One Doe can have up to 4 litters a year. A breeding program of more litters than that a year will shorten the life span of your Doe.
Fryers should be harvested at 50% of their full weight. With the large breeds, this is either 5lb or three months old. A good meat rabbit should give you a 60% yield. On average, a trio of breeders will provide you with 190 lbs/year. Rabbits harvested for meat are young, and their pelts are not suitable for tanning as the skin is very thin and will rip easily.
Bunnies are cold-tolerant animals. Keeping them outside in the winter is no problem. The only issue is keeping their water flowing.
Rabbits require a dry, wind-free area, and cool. Rabbits are prone to respiratory problems so good ventilation is key.
They can tolerant the cold but don’t do well in the heat!
It is best to feed your rabbits pellets.
Supplement their diet with different foliage, herbs, branches, grasses, and hay.
There are different vegetables that are harmful to rabbits and should be given in moderation. Make sure you do research on what your bunny should and shouldn’t eat.
You will need to keep track of your rabbit’s health. Supplies needed to do that are a scale, nail clippers, and a rabbit table.
Keeping track of their weight will allow you to make good judgment calls about when to breed and when to harvest.
Other parts of the health check involve clipping nails, checking their teeth, and checking for ear mites.
If your rabbit shows any sign of sickness you will have to quarantine them to a separate area. As well as when you bring new rabbits home they will have to be quarantined before introducing them to your herd.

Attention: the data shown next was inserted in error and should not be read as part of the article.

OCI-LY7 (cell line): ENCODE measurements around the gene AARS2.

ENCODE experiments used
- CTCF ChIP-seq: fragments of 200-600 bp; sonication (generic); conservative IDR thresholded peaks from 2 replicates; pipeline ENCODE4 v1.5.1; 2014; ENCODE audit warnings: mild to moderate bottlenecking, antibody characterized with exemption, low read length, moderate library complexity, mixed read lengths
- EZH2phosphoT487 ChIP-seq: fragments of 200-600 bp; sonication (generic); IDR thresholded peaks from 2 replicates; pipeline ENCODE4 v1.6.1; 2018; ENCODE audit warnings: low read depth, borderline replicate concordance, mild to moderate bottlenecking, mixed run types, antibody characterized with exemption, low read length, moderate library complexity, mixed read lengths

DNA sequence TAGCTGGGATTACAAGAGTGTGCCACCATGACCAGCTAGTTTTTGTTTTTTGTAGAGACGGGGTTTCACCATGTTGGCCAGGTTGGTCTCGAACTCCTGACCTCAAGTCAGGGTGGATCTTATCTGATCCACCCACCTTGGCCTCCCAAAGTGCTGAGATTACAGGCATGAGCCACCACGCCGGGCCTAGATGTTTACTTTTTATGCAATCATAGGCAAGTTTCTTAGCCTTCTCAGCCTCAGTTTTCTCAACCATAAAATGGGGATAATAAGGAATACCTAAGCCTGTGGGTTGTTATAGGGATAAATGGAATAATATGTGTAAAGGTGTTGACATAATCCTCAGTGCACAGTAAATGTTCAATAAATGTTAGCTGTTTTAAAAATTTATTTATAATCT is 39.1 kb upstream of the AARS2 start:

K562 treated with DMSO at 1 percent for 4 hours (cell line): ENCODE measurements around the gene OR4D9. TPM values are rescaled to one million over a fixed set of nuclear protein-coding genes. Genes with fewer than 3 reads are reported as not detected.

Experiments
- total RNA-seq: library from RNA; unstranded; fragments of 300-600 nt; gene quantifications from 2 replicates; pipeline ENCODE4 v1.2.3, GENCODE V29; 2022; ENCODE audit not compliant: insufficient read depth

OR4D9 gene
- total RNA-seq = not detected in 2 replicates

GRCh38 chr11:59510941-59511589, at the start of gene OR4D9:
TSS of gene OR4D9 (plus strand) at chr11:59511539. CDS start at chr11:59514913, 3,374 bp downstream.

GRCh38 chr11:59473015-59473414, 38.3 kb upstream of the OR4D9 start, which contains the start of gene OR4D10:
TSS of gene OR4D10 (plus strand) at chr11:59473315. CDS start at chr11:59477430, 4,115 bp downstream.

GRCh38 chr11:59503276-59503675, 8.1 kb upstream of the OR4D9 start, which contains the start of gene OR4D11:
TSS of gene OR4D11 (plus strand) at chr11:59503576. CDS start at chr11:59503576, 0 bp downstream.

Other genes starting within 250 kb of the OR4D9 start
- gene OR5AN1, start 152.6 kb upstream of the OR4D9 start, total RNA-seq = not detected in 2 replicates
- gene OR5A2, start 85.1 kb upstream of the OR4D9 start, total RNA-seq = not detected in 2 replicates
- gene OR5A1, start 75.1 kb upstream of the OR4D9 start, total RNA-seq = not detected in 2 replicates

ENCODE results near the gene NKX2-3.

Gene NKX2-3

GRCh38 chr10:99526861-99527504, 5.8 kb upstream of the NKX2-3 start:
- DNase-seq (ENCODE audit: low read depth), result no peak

We house our rabbits separately in wire cages.
Avoid using wood at all costs. Wood absorbs urine and is a breeding ground for ear mites.
Hardware cloth is also not ideal as it is hard on their feet. Get a good quality 16 or 14 gauge fencing wire. Walls should be 1″ x 1″ or 1″ x 2″. The floors are .5″ x 1″. The floor allows all the urine and poop to fall through creating the cleanest environment possible.
You may consider raising your rabbits in a colony. I won’t go into the difference here.
Not only does every rabbit need their own cage but each breeding Doe needs at least 3 cages including their own. When you wean off the kits you’ll separate them by sex into their own cages to grow them out until you harvest them.
So if you have an active breeding trio you will need 7 cages.
Large rabbits should have a space of 36 X 30 X 24.
The basic equipment you will need to keep your rabbits is food feeders, water feeders or water systems, hay feeders, and nesting boxes.